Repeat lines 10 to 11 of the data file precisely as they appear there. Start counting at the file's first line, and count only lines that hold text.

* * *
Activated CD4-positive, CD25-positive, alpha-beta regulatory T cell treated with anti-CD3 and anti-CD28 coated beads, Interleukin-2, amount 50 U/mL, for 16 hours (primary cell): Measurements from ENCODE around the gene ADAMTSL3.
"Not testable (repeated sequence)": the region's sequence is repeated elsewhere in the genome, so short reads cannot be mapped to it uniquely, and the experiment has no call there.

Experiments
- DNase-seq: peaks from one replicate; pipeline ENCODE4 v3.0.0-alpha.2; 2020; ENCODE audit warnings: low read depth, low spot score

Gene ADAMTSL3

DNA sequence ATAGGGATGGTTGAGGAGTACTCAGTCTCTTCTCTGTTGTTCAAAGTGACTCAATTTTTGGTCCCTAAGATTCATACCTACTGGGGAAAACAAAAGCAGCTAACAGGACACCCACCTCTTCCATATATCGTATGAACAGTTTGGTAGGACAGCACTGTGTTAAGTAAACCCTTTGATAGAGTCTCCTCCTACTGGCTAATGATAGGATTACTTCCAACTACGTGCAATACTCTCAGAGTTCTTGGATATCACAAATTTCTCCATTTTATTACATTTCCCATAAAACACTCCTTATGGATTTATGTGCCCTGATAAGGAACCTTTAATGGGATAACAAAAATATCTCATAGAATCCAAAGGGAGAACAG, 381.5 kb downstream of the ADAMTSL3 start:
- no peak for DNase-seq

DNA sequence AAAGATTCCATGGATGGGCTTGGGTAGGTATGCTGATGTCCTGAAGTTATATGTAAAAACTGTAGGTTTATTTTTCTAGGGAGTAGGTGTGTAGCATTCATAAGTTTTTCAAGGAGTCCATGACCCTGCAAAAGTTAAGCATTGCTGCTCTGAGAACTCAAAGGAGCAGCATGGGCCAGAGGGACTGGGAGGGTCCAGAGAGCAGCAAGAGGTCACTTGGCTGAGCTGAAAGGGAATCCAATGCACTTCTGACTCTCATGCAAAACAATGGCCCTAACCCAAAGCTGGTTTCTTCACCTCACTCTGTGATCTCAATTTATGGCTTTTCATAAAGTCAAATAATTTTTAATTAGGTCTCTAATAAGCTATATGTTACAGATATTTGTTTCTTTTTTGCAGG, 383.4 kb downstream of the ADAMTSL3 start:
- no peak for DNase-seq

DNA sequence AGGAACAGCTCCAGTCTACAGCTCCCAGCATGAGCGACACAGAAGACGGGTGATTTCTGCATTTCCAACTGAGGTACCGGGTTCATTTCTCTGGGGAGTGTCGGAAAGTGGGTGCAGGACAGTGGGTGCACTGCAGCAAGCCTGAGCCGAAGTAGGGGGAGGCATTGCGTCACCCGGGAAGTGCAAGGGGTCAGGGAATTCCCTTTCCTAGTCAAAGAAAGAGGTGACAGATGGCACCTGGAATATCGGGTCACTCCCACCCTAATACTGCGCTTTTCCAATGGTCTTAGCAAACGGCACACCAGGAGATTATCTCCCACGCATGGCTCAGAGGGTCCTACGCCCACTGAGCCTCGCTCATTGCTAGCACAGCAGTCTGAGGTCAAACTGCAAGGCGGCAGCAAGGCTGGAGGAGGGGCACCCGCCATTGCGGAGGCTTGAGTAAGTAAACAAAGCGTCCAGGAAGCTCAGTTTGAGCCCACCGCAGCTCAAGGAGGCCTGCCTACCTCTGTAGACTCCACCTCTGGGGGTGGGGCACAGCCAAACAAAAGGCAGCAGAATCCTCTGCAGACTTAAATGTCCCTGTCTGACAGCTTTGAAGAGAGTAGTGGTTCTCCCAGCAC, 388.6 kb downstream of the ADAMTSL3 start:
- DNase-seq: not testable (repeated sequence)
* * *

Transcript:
DNA sequence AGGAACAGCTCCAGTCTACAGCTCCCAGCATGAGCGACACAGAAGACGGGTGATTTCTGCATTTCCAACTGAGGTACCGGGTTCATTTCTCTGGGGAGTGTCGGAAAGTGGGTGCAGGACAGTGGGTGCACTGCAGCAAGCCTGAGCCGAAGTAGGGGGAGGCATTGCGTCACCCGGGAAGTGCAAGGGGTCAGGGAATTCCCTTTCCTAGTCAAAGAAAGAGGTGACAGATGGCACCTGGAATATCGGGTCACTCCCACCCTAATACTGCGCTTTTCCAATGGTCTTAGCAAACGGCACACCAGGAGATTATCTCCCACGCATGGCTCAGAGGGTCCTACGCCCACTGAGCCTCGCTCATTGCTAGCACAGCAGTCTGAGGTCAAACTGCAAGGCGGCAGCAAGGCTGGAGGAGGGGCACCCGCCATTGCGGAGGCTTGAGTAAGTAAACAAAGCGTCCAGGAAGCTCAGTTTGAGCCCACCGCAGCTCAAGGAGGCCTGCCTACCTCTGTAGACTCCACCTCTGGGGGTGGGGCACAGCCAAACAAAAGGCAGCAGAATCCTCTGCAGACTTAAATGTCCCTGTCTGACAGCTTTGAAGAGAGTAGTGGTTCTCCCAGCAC, 388.6 kb downstream of the ADAMTSL3 start:
- DNase-seq: not testable (repeated sequence)